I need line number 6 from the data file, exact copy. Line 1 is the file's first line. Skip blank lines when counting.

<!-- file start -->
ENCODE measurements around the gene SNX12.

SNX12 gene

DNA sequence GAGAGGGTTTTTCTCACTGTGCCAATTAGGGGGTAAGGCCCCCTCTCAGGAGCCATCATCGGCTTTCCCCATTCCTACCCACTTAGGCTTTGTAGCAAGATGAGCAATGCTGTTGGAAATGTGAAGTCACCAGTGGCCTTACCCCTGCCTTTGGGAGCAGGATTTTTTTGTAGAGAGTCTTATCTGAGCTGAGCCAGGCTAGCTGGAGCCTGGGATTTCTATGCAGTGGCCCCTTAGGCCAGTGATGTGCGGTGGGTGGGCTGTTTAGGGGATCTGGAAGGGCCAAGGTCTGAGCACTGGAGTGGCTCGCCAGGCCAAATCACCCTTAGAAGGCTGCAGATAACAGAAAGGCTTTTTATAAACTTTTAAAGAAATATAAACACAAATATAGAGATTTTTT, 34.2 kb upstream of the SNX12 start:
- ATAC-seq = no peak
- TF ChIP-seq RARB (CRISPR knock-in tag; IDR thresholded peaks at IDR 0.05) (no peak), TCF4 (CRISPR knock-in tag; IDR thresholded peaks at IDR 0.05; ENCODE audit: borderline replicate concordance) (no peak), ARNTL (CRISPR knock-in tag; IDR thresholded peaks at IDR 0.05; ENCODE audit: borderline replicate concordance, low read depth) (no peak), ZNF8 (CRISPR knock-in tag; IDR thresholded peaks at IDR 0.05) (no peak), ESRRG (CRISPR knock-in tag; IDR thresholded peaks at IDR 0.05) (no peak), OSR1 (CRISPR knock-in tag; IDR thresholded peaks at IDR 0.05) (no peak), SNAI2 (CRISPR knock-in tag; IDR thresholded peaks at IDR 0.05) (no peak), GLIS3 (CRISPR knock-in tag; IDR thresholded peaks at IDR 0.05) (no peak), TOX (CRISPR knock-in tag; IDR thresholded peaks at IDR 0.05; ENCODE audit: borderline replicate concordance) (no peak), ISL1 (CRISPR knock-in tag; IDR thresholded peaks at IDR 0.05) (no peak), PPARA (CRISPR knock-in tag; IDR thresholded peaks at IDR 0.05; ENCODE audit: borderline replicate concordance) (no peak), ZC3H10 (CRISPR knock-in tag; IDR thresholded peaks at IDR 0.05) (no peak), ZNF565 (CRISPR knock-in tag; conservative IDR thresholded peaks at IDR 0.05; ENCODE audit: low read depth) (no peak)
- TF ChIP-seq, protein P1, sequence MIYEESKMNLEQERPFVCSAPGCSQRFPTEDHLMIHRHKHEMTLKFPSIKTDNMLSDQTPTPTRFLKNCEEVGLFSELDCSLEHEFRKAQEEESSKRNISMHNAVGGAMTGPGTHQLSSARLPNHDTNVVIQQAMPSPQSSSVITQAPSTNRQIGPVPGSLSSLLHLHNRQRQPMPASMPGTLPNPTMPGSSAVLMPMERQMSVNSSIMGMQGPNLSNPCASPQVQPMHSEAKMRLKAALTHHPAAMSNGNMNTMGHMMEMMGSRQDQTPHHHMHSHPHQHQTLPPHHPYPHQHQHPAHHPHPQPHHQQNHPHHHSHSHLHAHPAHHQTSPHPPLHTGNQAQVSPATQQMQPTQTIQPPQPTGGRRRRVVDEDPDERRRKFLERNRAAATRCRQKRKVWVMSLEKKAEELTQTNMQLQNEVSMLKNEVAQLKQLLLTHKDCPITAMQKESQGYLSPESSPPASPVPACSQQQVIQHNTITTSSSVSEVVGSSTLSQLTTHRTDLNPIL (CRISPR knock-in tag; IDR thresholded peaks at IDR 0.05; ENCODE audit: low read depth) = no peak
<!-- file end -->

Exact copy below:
- TF ChIP-seq, protein P1, sequence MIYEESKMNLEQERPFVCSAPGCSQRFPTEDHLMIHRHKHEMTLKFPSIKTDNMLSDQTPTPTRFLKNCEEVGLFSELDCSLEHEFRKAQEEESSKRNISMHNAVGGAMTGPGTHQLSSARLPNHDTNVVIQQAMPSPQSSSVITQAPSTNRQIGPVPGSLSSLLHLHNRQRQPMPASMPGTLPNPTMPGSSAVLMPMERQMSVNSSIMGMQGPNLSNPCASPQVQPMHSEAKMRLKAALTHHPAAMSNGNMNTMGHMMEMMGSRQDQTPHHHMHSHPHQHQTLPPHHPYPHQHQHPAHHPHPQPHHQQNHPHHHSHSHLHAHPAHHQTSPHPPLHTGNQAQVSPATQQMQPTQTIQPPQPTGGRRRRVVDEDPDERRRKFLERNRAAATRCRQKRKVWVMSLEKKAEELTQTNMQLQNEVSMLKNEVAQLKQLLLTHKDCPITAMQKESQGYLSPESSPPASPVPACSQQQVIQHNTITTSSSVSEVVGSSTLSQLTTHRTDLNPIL (CRISPR knock-in tag; IDR thresholded peaks at IDR 0.05; ENCODE audit: low read depth) = no peak